Samsung mass produces DDR4 - which still has nowhere to go

Samsung logoSamsung announced today that it is mass producing DDR4 RAM modules in 16GB and 32GB capacities, following news that 16GB modules were being sampled back in July 2012. Samsung boasts that its modules support up to 2667Mbps transfer speeds and that the 4Gb DDR4 memory chips used by the modules lower power consumption by 30 percent relative to comparable DDR3 chips.

As we've written before, any speed increases promised by DDR4 won't make their way into servers or PCs until memory controllers begin to support them. Since today's memory controllers are integrated into the CPUs themselves, we'll need to wait for new processors before we can get new memory. Intel's Haswell-E server CPUs, due in 2014, are the company's first announced processors to support DDR4, and there's no word on whether its next-generation "Broadwell" chips for consumer PCs will support the standard. AMD has yet to announce its own plans for DDR4 support.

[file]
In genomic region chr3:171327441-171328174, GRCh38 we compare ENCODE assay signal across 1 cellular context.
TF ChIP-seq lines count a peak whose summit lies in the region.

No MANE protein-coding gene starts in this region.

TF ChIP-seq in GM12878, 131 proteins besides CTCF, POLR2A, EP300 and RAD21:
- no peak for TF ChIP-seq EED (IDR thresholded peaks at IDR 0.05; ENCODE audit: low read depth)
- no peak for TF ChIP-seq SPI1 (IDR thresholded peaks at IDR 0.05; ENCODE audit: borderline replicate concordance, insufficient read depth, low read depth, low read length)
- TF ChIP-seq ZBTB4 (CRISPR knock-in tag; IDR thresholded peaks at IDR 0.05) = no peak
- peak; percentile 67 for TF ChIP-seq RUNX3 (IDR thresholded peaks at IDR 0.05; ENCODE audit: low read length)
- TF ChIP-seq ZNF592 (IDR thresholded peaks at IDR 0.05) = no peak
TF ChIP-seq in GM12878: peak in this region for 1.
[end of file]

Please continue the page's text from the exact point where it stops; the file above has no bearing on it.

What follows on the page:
Samsung DDR4

Samsung's modules use 4Gb (512MB) chips manufactured at 20nm, the same process being used to make its current low-power "green DDR3." Neither 16GB nor 32GB memory modules are unheard of today (especially in server memory), but 32GB modules are rare and much more expensive than their 16GB counterparts. When DDR4 memory does finally hit servers (and in a more distant future consumer PCs, tablets, and phones), it may make these larger capacities more accessible than they are today.

Source: Ars Technica

Tags: DDR4, Samsung

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